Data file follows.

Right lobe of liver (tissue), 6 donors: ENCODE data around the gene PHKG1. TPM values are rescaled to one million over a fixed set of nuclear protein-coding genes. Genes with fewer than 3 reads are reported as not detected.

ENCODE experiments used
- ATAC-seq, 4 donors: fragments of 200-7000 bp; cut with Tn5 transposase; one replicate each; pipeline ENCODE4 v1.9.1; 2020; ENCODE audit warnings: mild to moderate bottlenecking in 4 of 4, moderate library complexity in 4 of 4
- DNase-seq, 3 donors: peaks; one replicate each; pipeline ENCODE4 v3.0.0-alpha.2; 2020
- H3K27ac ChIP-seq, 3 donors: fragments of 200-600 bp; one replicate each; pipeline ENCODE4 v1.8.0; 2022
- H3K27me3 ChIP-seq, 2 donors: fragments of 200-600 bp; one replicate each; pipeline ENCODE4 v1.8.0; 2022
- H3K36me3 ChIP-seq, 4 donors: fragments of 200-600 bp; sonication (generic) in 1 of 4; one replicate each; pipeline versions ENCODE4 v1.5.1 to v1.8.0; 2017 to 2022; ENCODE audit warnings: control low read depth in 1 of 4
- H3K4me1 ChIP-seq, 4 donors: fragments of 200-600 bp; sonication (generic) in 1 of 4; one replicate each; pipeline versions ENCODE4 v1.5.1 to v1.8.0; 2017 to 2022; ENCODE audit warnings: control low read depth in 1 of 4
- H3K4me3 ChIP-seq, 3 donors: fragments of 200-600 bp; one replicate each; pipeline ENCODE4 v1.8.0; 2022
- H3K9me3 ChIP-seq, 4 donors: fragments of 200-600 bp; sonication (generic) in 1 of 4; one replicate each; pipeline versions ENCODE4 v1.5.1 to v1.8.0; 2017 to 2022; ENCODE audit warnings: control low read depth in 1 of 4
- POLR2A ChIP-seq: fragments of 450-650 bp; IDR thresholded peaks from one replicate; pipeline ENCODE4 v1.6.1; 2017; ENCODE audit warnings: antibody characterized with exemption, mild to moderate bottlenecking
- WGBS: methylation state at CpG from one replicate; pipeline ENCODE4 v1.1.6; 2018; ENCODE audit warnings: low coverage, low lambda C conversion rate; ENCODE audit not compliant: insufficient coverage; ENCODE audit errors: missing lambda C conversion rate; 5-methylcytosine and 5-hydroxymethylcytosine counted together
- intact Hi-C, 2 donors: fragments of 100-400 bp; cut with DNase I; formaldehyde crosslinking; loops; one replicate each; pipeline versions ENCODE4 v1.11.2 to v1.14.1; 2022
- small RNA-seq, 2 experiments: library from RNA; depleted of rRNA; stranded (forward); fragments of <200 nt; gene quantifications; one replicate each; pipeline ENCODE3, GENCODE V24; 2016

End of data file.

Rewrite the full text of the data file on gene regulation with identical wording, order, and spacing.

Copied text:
Right lobe of liver (tissue), 6 donors: ENCODE data around the gene PHKG1. TPM values are rescaled to one million over a fixed set of nuclear protein-coding genes. Genes with fewer than 3 reads are reported as not detected.

ENCODE experiments used
- ATAC-seq, 4 donors: fragments of 200-7000 bp; cut with Tn5 transposase; one replicate each; pipeline ENCODE4 v1.9.1; 2020; ENCODE audit warnings: mild to moderate bottlenecking in 4 of 4, moderate library complexity in 4 of 4
- DNase-seq, 3 donors: peaks; one replicate each; pipeline ENCODE4 v3.0.0-alpha.2; 2020
- H3K27ac ChIP-seq, 3 donors: fragments of 200-600 bp; one replicate each; pipeline ENCODE4 v1.8.0; 2022
- H3K27me3 ChIP-seq, 2 donors: fragments of 200-600 bp; one replicate each; pipeline ENCODE4 v1.8.0; 2022
- H3K36me3 ChIP-seq, 4 donors: fragments of 200-600 bp; sonication (generic) in 1 of 4; one replicate each; pipeline versions ENCODE4 v1.5.1 to v1.8.0; 2017 to 2022; ENCODE audit warnings: control low read depth in 1 of 4
- H3K4me1 ChIP-seq, 4 donors: fragments of 200-600 bp; sonication (generic) in 1 of 4; one replicate each; pipeline versions ENCODE4 v1.5.1 to v1.8.0; 2017 to 2022; ENCODE audit warnings: control low read depth in 1 of 4
- H3K4me3 ChIP-seq, 3 donors: fragments of 200-600 bp; one replicate each; pipeline ENCODE4 v1.8.0; 2022
- H3K9me3 ChIP-seq, 4 donors: fragments of 200-600 bp; sonication (generic) in 1 of 4; one replicate each; pipeline versions ENCODE4 v1.5.1 to v1.8.0; 2017 to 2022; ENCODE audit warnings: control low read depth in 1 of 4
- POLR2A ChIP-seq: fragments of 450-650 bp; IDR thresholded peaks from one replicate; pipeline ENCODE4 v1.6.1; 2017; ENCODE audit warnings: antibody characterized with exemption, mild to moderate bottlenecking
- WGBS: methylation state at CpG from one replicate; pipeline ENCODE4 v1.1.6; 2018; ENCODE audit warnings: low coverage, low lambda C conversion rate; ENCODE audit not compliant: insufficient coverage; ENCODE audit errors: missing lambda C conversion rate; 5-methylcytosine and 5-hydroxymethylcytosine counted together
- intact Hi-C, 2 donors: fragments of 100-400 bp; cut with DNase I; formaldehyde crosslinking; loops; one replicate each; pipeline versions ENCODE4 v1.11.2 to v1.14.1; 2022
- small RNA-seq, 2 experiments: library from RNA; depleted of rRNA; stranded (forward); fragments of <200 nt; gene quantifications; one replicate each; pipeline ENCODE3, GENCODE V24; 2016